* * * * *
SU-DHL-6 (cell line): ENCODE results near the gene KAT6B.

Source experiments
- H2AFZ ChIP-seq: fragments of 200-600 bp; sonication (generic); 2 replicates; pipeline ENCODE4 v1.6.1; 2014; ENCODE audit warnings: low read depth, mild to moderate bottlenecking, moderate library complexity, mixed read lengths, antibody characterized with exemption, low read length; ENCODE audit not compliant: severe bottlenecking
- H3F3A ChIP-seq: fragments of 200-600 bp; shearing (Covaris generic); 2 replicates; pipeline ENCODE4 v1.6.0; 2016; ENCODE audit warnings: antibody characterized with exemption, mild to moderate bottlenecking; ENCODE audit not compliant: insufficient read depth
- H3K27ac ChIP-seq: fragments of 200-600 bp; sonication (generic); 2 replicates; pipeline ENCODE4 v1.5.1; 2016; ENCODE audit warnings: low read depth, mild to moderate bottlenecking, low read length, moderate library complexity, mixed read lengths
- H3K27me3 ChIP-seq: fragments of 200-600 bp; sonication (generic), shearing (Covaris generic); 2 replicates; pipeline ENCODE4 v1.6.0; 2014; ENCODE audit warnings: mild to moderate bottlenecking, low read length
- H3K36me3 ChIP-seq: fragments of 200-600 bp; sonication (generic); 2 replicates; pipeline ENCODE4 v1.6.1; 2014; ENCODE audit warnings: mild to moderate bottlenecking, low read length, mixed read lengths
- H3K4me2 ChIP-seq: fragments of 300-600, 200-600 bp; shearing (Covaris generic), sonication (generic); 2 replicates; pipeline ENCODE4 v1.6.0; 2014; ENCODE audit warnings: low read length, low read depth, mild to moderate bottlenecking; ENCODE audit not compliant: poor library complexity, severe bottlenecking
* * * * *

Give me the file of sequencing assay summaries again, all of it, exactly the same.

SU-DHL-6 (cell line): ENCODE results near the gene KAT6B.

Source experiments
- H2AFZ ChIP-seq: fragments of 200-600 bp; sonication (generic); 2 replicates; pipeline ENCODE4 v1.6.1; 2014; ENCODE audit warnings: low read depth, mild to moderate bottlenecking, moderate library complexity, mixed read lengths, antibody characterized with exemption, low read length; ENCODE audit not compliant: severe bottlenecking
- H3F3A ChIP-seq: fragments of 200-600 bp; shearing (Covaris generic); 2 replicates; pipeline ENCODE4 v1.6.0; 2016; ENCODE audit warnings: antibody characterized with exemption, mild to moderate bottlenecking; ENCODE audit not compliant: insufficient read depth
- H3K27ac ChIP-seq: fragments of 200-600 bp; sonication (generic); 2 replicates; pipeline ENCODE4 v1.5.1; 2016; ENCODE audit warnings: low read depth, mild to moderate bottlenecking, low read length, moderate library complexity, mixed read lengths
- H3K27me3 ChIP-seq: fragments of 200-600 bp; sonication (generic), shearing (Covaris generic); 2 replicates; pipeline ENCODE4 v1.6.0; 2014; ENCODE audit warnings: mild to moderate bottlenecking, low read length
- H3K36me3 ChIP-seq: fragments of 200-600 bp; sonication (generic); 2 replicates; pipeline ENCODE4 v1.6.1; 2014; ENCODE audit warnings: mild to moderate bottlenecking, low read length, mixed read lengths
- H3K4me2 ChIP-seq: fragments of 300-600, 200-600 bp; shearing (Covaris generic), sonication (generic); 2 replicates; pipeline ENCODE4 v1.6.0; 2014; ENCODE audit warnings: low read length, low read depth, mild to moderate bottlenecking; ENCODE audit not compliant: poor library complexity, severe bottlenecking